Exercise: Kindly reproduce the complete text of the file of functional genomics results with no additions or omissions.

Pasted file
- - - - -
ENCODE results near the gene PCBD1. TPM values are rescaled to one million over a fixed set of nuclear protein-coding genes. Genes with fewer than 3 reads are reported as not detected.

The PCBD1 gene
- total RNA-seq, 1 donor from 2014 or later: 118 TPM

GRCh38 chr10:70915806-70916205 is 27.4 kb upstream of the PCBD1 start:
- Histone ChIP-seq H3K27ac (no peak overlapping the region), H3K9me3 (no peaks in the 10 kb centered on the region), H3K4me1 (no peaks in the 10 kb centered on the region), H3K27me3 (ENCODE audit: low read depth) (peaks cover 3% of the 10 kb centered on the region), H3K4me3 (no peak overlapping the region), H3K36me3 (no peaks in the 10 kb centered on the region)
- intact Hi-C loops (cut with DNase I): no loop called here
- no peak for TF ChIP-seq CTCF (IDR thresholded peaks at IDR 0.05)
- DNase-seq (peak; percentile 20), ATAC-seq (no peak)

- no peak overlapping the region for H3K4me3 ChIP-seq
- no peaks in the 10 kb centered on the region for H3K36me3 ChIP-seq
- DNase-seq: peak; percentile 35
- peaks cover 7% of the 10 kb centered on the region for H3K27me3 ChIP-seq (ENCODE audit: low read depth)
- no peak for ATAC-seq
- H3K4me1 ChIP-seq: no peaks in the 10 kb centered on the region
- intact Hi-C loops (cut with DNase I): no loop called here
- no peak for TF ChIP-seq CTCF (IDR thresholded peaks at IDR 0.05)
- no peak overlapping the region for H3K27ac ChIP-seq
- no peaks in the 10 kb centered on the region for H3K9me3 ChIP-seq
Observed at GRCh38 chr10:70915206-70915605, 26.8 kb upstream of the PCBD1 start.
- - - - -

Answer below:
ENCODE results near the gene PCBD1. TPM values are rescaled to one million over a fixed set of nuclear protein-coding genes. Genes with fewer than 3 reads are reported as not detected.

The PCBD1 gene
- total RNA-seq, 1 donor from 2014 or later: 118 TPM

GRCh38 chr10:70915806-70916205 is 27.4 kb upstream of the PCBD1 start:
- Histone ChIP-seq H3K27ac (no peak overlapping the region), H3K9me3 (no peaks in the 10 kb centered on the region), H3K4me1 (no peaks in the 10 kb centered on the region), H3K27me3 (ENCODE audit: low read depth) (peaks cover 3% of the 10 kb centered on the region), H3K4me3 (no peak overlapping the region), H3K36me3 (no peaks in the 10 kb centered on the region)
- intact Hi-C loops (cut with DNase I): no loop called here
- no peak for TF ChIP-seq CTCF (IDR thresholded peaks at IDR 0.05)
- DNase-seq (peak; percentile 20), ATAC-seq (no peak)

- no peak overlapping the region for H3K4me3 ChIP-seq
- no peaks in the 10 kb centered on the region for H3K36me3 ChIP-seq
- DNase-seq: peak; percentile 35
- peaks cover 7% of the 10 kb centered on the region for H3K27me3 ChIP-seq (ENCODE audit: low read depth)
- no peak for ATAC-seq
- H3K4me1 ChIP-seq: no peaks in the 10 kb centered on the region
- intact Hi-C loops (cut with DNase I): no loop called here
- no peak for TF ChIP-seq CTCF (IDR thresholded peaks at IDR 0.05)
- no peak overlapping the region for H3K27ac ChIP-seq
- no peaks in the 10 kb centered on the region for H3K9me3 ChIP-seq
Observed at GRCh38 chr10:70915206-70915605, 26.8 kb upstream of the PCBD1 start.